Following the rising tensions in the South China Sea over China’s deployment of a large oil rig in waters that Vietnam claims, the United States and China continue their war of words. The deployment of the rig, has led to both Vietnam and China accusing the other of ramming its ships and in the case of China, using water cannons of Vietnamese vessels.

China

Vietnam is not alone in its disputes over the South China Sea. The Philippines, Taiwan, Malaysia and Brunei each have disputes with Beijing over territorial waters. Secretary of State John Kerry has called the moves by the Chinese as provocative.

“He (Kerry) said China’s introduction of an oil rig and numerous government vessels in waters disputed with Vietnam was provocative,” U.S. State Department spokeswoman Jen Psaki said, referring to a telephone call between Kerry and Chinese Foreign Minister Wang Yi. North Korea was also discussed in the telephone conversation.

“He urged both sides to de-escalate tensions, ensure safe conduct by their vessels at sea, and resolve the dispute through peaceful means in accordance with international law,” continued Psaki.

China is blameless

China responded to Kerry’s comments being made public by admitting that there have been provocations in the South China Sea but that China was blameless and that the United States was encouraging Vietnam’s involvement in the skirmishes.

“We hope that the U.S. side can carefully reflect – if they really hope for the Pacific Ocean to be peaceful, what kind of role do they actually want to play?” spokeswoman Hua Chunying told a daily news briefing.

Hua said that Wang urged Kerry to “objectively and fairly” look at the South China Sea issue, and “act and speak cautiously”.

China believes that the issue lies between the two countries and that is should be resolved with direct talks between the two (five) nations without the United States needing to involve itself.

To add insult to China’s perceived injury, Kerry recently told visiting  Singapore Foreign Minister K. Shanmugam that the U.S was very concerned by China’s “aggressive act”.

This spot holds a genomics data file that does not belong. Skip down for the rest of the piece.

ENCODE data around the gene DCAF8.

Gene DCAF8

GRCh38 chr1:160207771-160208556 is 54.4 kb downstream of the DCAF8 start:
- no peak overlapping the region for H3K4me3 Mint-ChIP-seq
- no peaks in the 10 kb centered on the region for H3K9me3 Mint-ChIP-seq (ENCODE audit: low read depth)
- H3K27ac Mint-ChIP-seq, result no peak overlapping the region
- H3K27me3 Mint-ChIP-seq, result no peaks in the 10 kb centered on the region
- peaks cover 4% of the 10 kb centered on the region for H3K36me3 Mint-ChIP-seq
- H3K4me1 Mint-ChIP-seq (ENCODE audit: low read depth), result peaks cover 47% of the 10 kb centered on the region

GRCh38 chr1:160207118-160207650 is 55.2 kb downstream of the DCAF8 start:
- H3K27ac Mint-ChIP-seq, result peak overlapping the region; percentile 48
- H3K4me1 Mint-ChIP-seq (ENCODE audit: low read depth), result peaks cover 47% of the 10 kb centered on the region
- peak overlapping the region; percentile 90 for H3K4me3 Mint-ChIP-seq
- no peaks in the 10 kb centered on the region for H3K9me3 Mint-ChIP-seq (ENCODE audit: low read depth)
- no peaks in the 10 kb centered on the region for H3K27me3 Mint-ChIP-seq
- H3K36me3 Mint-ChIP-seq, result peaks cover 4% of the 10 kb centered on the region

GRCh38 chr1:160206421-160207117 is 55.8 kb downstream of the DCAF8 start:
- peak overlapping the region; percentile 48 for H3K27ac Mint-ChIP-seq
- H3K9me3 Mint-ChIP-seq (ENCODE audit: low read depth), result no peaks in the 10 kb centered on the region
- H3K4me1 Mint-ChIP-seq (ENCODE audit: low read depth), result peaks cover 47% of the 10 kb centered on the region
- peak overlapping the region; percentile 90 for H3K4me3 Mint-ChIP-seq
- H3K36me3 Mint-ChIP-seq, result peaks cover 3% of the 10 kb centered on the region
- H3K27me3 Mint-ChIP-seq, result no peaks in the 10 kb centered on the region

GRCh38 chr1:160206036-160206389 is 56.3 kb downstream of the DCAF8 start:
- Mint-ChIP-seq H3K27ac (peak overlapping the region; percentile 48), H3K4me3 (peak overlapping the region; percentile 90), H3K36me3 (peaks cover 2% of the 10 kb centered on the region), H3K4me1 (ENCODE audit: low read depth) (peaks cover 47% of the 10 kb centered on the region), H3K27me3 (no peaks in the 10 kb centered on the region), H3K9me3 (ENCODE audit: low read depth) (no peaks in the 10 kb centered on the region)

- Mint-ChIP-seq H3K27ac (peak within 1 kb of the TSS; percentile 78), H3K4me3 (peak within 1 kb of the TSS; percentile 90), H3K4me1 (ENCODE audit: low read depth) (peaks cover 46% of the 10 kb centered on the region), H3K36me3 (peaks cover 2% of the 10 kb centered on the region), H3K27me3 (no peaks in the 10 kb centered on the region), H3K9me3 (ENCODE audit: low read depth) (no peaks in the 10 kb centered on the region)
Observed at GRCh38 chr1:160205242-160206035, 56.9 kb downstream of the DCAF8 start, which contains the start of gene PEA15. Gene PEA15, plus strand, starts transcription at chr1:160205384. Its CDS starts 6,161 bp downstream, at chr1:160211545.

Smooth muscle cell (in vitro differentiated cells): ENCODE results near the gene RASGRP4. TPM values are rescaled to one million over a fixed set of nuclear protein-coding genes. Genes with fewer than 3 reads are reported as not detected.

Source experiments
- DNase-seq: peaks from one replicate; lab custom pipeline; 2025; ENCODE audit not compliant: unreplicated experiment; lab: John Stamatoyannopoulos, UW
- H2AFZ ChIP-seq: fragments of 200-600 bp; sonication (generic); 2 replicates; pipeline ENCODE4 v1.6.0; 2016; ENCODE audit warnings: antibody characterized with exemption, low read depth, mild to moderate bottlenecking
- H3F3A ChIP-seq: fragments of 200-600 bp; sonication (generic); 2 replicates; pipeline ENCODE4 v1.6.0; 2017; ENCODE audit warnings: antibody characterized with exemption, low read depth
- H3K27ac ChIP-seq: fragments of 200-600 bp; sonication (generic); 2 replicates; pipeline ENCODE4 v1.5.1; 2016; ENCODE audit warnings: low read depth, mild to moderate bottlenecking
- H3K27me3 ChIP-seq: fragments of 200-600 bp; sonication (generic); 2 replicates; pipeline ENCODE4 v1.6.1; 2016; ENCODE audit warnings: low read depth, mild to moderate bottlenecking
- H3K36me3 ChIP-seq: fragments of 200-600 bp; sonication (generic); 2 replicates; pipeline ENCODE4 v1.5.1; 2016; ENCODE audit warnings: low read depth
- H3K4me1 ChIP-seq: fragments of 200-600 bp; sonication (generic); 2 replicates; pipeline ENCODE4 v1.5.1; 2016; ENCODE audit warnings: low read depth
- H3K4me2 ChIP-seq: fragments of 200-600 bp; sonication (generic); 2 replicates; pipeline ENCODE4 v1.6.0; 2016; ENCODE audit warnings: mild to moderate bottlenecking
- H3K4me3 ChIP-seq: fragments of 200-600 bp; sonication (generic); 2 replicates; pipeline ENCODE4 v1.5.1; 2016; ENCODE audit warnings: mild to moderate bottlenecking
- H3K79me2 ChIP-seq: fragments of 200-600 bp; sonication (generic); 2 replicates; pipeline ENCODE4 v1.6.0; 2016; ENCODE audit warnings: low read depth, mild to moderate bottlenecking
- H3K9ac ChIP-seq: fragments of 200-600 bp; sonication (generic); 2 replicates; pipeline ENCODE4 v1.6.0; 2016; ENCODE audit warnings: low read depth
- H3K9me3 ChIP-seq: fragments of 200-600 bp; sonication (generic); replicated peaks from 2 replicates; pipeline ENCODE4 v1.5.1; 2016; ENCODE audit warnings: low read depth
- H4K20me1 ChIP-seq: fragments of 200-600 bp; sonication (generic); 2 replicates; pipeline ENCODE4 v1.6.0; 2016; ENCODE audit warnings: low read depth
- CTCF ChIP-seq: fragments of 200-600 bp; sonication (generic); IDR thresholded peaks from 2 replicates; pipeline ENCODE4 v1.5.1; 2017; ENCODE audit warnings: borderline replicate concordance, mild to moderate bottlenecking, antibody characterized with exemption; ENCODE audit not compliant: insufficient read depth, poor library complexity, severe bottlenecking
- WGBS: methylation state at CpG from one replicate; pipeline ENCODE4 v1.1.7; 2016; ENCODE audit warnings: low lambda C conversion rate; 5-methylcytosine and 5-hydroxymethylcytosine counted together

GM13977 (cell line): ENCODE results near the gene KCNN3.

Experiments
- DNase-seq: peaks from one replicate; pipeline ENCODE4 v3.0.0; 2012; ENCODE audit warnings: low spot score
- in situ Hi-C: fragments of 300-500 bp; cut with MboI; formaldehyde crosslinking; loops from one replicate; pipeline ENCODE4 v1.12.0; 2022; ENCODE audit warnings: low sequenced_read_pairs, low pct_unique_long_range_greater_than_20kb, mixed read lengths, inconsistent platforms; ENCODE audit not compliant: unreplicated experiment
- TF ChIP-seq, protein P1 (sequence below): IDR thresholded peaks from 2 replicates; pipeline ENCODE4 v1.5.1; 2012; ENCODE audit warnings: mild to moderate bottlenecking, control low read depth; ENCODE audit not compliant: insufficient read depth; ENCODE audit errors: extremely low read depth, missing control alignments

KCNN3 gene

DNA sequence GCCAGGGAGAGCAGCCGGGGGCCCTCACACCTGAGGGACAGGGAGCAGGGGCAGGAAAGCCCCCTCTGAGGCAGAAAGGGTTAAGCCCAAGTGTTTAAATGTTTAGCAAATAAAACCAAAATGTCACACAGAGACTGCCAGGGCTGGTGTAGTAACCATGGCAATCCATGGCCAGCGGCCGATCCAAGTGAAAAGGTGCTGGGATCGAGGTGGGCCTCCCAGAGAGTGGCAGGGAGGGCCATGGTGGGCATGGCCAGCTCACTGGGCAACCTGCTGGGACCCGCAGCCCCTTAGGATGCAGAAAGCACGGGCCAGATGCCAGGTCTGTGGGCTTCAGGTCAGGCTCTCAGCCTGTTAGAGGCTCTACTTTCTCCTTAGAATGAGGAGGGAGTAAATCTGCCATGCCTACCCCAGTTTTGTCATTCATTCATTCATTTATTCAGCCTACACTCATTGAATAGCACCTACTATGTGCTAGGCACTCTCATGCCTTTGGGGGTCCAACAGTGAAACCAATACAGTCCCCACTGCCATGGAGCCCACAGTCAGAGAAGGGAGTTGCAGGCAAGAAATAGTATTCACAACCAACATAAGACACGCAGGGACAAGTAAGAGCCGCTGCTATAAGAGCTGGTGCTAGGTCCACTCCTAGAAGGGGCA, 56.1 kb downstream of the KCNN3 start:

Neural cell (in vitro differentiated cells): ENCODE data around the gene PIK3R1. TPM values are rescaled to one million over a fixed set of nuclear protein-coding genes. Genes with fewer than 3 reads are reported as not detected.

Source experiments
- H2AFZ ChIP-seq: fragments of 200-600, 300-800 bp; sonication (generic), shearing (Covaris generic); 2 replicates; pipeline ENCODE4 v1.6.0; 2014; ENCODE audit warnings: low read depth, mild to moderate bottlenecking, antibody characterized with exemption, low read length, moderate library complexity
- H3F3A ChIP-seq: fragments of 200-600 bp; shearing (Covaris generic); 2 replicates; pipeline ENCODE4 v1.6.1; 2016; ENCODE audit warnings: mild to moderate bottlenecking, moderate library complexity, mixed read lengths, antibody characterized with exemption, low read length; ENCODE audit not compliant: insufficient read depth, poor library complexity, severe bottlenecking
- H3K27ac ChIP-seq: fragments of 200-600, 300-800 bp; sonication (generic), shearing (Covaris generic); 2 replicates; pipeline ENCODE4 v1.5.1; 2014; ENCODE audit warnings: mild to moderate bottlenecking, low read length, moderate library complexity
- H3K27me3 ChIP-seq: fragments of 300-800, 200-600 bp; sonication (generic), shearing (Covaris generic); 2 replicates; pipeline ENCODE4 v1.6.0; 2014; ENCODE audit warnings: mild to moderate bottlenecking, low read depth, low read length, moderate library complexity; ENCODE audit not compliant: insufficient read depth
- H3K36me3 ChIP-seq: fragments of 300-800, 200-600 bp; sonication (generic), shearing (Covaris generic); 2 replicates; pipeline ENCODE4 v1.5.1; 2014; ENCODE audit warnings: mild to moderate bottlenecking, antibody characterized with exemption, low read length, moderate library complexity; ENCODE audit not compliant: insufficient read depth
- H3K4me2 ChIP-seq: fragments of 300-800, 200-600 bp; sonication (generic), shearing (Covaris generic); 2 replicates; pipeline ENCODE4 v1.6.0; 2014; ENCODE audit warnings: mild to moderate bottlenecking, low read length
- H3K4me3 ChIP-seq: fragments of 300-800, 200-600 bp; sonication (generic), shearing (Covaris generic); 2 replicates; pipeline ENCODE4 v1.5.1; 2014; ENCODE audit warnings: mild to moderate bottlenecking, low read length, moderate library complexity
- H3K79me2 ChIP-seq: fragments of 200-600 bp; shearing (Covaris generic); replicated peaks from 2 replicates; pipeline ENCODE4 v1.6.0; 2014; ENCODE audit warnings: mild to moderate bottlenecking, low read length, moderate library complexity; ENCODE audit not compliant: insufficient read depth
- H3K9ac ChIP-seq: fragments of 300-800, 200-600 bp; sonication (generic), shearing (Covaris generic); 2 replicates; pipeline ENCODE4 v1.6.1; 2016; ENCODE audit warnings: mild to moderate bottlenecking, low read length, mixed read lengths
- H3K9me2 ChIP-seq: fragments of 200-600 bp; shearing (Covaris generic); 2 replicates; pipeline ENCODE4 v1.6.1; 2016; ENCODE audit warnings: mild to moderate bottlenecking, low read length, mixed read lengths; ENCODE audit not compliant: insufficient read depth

“We are particularly concerned – all nations that are engaged in navigation and traffic within the South China Sea, the East China Sea, are deeply concerned about this aggressive act,” Kerry said yesterday.

“We want to see a code of conduct created; we want to see this resolved peacefully through the Law of the Sea, through arbitration, through any other means, but not direct confrontation and aggressive action,” Kerry added, according to a transcript of his comments released by the State Department.

China says that the South China Sea issue should be resolved via direct talks between the parties concerned, and has bristled at what it sees as unwarranted U.S. interference.

“We are particularly concerned – all nations that are engaged in navigation and traffic within the South China Sea, the East China Sea, are deeply concerned about this aggressive act,” Kerry said in the Monday meeting.

“We want to see a code of conduct created; we want to see this resolved peacefully through the Law of the Sea, through arbitration, through any other means, but not direct confrontation and aggressive action,” Kerry added, according to a transcript of his comments released by the State Department.

North Korea discussion

Despite these criticisms of each other, the two nations are seemingly on the same page with regards to North Korea after it renewed its threat to detonate another atomic device. North Korea last carried out a nuclear test in February 2013.

“China is committed to realizing denuclearization of the Korean peninsula, safeguarding peace and stability of the Korean peninsula and resolving relevant issues through dialogue and consultation,” Wang was cited as saying in a statement posted to the ministry’s website.